Michael Eisenstadt is the Kahn Fellow and director of The Washington Institute's Military and Security Studies Program.
Recent incidents in Germany involving the attempted smuggling of fissile material from the former Soviet Union have heightened concerns that the proliferation of nuclear weapons in the Middle East could occur much sooner than previously expected. The emergence of potential new sources for fissile material and weapons -- in the former Soviet Union, North Korea, and elsewhere -- will greatly complicate counter-proliferation efforts and the estimation of timeframes and outcomes for nuclear weapons development efforts in the Middle East.
The Nature of the Problem
The emergence of new sources of fissile material and weapons increases the likelihood that nuclear aspirants such as Iraq and Iran could get the bomb in coming years unless far-reaching steps are taken to counter this development.
The United States faces an immediate proliferation challenge in the former Soviet Union. Effective material controls and accounting at nuclear facilities throughout the former Soviet Union are practically nonexistent. As a result, the diversion of fissile material could go undetected. And while safeguards on nuclear weapons are considered adequate, making theft difficult, this could change if the domestic political situation there were to deteriorate.
The United States faces a mid-term proliferation challenge in the Korean Peninsula. Despite ongoing negotiations with the United States, North Korea remains a potential nuclear power and, if permitted to retain its nuclear infrastructure, it could eventually produce nuclear weapons for export in order to earn hard currency.
The United States faces a long-term proliferation challenge in the form of plans by Japan, Russia, and France to build a new generation of breeder reactors for power production. These reactors are expected to dramatically increase the world's stockpile of plutonium, straining the existing safeguard systems and posing increased risks of diversion.
Finally, the disbanding of the Coordinating Committee on Multilateral Export Controls (COCOM) -- a Cold War era organization that controlled the export of sensitive technologies to the Communist Bloc -- without the creation of a successor regime to deal with the challenges of the post-Cold War era, has created new opportunities for technology acquisition by potential proliferators.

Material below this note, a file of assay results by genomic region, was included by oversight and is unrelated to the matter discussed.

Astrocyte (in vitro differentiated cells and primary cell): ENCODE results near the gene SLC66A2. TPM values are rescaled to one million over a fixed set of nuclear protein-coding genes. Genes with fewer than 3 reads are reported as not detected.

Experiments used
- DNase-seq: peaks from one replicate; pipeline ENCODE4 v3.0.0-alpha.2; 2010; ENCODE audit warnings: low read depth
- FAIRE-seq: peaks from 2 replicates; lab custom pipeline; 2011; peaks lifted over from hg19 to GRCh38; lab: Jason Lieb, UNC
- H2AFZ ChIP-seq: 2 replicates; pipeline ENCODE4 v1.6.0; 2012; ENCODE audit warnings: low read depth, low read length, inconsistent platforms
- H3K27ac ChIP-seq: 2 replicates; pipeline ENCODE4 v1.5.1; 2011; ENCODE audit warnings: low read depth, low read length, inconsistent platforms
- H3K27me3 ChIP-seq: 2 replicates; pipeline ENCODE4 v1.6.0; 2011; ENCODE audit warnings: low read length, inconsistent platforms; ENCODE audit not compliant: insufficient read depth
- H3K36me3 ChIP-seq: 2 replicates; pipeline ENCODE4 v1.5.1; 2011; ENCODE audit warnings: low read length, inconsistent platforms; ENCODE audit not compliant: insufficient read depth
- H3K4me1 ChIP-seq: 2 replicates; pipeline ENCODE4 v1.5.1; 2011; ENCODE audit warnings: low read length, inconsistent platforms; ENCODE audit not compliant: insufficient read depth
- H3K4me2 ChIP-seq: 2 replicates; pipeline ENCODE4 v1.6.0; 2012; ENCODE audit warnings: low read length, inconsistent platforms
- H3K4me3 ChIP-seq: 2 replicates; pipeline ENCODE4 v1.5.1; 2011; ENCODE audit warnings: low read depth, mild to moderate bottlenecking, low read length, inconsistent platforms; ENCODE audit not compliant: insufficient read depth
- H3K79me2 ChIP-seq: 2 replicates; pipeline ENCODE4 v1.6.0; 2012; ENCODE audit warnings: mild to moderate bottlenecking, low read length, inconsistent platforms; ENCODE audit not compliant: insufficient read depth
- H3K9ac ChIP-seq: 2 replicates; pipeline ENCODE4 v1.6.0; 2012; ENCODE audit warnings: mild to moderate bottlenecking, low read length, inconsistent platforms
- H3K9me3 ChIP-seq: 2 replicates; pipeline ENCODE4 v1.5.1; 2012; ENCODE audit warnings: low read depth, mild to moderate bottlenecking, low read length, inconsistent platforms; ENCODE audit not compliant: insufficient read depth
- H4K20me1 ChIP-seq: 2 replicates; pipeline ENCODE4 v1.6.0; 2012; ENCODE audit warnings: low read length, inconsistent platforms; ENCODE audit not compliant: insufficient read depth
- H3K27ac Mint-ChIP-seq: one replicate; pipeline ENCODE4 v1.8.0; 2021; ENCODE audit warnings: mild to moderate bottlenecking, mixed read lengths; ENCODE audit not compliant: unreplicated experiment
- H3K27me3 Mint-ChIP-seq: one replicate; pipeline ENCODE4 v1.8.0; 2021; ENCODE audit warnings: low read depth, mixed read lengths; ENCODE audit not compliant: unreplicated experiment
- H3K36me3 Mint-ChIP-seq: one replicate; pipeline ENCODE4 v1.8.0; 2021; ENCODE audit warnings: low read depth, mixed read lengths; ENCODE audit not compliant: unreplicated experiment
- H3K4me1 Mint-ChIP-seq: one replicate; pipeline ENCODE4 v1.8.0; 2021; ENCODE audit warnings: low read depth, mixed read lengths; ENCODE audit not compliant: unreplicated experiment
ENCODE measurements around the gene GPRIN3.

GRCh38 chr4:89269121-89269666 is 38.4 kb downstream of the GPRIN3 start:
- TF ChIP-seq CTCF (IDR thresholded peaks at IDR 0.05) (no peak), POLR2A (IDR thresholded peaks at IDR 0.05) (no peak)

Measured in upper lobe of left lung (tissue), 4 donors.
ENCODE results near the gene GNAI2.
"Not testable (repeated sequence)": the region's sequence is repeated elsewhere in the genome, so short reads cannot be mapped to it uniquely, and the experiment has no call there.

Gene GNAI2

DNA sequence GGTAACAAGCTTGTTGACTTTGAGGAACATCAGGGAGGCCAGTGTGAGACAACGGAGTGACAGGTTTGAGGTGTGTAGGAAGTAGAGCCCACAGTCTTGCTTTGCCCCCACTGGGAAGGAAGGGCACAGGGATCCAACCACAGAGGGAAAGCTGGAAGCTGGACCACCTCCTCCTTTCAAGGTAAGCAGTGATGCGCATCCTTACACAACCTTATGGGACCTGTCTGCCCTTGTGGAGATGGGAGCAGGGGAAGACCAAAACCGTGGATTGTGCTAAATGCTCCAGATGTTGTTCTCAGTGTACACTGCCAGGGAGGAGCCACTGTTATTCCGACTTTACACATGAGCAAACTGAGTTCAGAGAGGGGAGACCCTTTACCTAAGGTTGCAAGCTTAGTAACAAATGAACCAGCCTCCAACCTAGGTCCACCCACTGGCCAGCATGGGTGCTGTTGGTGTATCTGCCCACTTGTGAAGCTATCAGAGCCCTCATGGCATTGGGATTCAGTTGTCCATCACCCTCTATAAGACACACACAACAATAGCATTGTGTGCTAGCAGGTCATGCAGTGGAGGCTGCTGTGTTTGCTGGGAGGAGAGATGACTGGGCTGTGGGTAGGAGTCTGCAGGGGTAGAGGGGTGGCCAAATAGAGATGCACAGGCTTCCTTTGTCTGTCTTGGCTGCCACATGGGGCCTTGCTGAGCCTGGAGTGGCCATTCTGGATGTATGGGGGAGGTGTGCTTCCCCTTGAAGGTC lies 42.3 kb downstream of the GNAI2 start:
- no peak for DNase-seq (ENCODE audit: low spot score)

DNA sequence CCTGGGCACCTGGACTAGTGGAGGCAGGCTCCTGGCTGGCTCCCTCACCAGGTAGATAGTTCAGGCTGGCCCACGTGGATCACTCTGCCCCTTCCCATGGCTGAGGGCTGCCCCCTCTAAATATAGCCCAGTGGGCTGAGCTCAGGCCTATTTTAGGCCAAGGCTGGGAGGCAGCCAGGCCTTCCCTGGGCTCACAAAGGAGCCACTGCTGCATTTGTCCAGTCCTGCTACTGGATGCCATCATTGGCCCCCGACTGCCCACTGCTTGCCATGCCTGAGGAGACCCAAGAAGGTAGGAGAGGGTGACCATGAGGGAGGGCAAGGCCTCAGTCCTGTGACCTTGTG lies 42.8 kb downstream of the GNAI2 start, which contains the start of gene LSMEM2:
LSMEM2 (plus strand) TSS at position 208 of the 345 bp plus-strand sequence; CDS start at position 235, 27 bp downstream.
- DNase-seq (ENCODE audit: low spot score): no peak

Nuclear Terror at the Doorstep?
The recent smuggling of nuclear materials has fueled concerns that terrorists groups might acquire fissile material or a weapon. Although possible, this does not appear very likely. First, terrorists lack the necessary funds; the asking price for nuclear contraband recently seized in Germany ranged between $100-$250 million for quantities below those required for a weapon. These are sums beyond the means of most terrorist groups. Second, even if terrorists could acquire fissile material, weaponization requires resources -- hundreds of skilled personnel and modern R&D facilities -- that only states possess. Third, even if terrorists could acquire nuclear weapons, most have anti-tamper devices that could prevent or greatly complicate their use or exploitation. For these reasons, terrorist groups are unlikely to get into this business on their own; rather, they are more likely to act on behalf of or in conjunction with a state sponsor.
New Proliferation Paths for Rogue States?
In the Middle East, Iraq, Iran, and Libya pose the greatest proliferation concern. All three have nuclear ambitions, and all have seen these ambitions thwarted by a lack of qualified personnel, financial constraints, the denial of technology by suppliers, or military action. For all three, acquiring fissile material or nuclear weapons from abroad may be the only way to achieve nuclear status in the near term. And because each of these states are politically isolated and subject to economic sanctions of one kind or another, they may all see the bomb as a way to end their isolation, overturn an unfavorable status quo, and quickly acquire regional power status.
In recent months, there have been several attempts to smuggle fissile material from Russia through Germany. It is still unclear how extensive this smuggling might be, or how much fissile material -- if any -- has gotten into the hands of potential buyers. Iraq was implicated in one of these episodes, and there is little doubt that it will exploit its contacts in the former Soviet Union (especially in the military) in its efforts to acquire fissile material or nuclear weapons. For Iraq, acquiring the bomb would be the most direct and dramatic way to overturn its Gulf War defeat.
Although Iraq's known nuclear infrastructure has been dismantled by UN inspectors, it retains critical assets, including skilled and experienced personnel and a viable weapon design. Further, the possibility that it could mount a weaponization effort with resources on hand cannot be ruled out. And if weapons development and testing were to be restricted to small and inconspicuous facilities, such an effort might even escape detection by UN weapons inspectors based in Iraq.